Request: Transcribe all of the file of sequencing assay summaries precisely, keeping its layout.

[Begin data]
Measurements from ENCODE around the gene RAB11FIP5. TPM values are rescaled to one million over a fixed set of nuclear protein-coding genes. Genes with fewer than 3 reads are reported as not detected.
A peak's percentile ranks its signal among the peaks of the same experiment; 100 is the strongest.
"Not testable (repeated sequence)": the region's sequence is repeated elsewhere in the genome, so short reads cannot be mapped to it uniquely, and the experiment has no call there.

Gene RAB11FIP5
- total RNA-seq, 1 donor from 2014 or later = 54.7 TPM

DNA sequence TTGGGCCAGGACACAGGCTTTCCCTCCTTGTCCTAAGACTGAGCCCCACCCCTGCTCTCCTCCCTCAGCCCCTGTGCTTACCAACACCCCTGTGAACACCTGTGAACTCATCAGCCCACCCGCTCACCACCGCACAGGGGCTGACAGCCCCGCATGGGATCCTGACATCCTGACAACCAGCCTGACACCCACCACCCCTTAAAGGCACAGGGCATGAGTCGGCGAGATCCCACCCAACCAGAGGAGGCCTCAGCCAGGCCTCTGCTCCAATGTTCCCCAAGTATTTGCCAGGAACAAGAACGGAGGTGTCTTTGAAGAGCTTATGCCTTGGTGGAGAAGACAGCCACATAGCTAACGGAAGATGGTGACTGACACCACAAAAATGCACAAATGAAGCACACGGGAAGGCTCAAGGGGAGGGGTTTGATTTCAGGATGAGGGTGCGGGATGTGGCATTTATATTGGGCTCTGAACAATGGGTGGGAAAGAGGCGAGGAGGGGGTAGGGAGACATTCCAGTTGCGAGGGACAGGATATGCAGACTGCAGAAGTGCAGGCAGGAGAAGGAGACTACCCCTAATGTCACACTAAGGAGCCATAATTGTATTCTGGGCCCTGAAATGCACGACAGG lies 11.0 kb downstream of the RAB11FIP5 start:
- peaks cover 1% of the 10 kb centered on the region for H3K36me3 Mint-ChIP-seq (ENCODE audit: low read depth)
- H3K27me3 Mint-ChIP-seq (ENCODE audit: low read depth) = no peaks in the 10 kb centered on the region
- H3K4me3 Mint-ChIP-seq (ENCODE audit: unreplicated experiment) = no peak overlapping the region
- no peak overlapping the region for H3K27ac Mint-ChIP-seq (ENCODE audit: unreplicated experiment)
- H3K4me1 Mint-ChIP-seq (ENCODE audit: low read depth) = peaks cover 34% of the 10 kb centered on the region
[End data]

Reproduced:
Measurements from ENCODE around the gene RAB11FIP5. TPM values are rescaled to one million over a fixed set of nuclear protein-coding genes. Genes with fewer than 3 reads are reported as not detected.
A peak's percentile ranks its signal among the peaks of the same experiment; 100 is the strongest.
"Not testable (repeated sequence)": the region's sequence is repeated elsewhere in the genome, so short reads cannot be mapped to it uniquely, and the experiment has no call there.

Gene RAB11FIP5
- total RNA-seq, 1 donor from 2014 or later = 54.7 TPM

DNA sequence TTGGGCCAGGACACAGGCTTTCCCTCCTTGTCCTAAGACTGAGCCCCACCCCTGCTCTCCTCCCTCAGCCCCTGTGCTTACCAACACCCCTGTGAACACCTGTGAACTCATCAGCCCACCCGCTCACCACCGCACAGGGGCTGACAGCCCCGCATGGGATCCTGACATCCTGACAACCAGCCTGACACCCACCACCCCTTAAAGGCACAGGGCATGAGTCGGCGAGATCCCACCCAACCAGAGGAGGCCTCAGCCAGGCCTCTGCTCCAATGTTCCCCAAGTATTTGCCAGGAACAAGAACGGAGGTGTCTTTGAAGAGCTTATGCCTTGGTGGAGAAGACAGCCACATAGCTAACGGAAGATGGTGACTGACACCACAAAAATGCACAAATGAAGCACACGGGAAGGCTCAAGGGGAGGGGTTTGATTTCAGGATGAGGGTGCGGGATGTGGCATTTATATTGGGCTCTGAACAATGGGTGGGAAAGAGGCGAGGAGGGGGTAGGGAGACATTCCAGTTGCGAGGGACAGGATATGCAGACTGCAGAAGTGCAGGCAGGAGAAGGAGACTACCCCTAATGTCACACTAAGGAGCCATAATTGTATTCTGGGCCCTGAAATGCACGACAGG lies 11.0 kb downstream of the RAB11FIP5 start:
- peaks cover 1% of the 10 kb centered on the region for H3K36me3 Mint-ChIP-seq (ENCODE audit: low read depth)
- H3K27me3 Mint-ChIP-seq (ENCODE audit: low read depth) = no peaks in the 10 kb centered on the region
- H3K4me3 Mint-ChIP-seq (ENCODE audit: unreplicated experiment) = no peak overlapping the region
- no peak overlapping the region for H3K27ac Mint-ChIP-seq (ENCODE audit: unreplicated experiment)
- H3K4me1 Mint-ChIP-seq (ENCODE audit: low read depth) = peaks cover 34% of the 10 kb centered on the region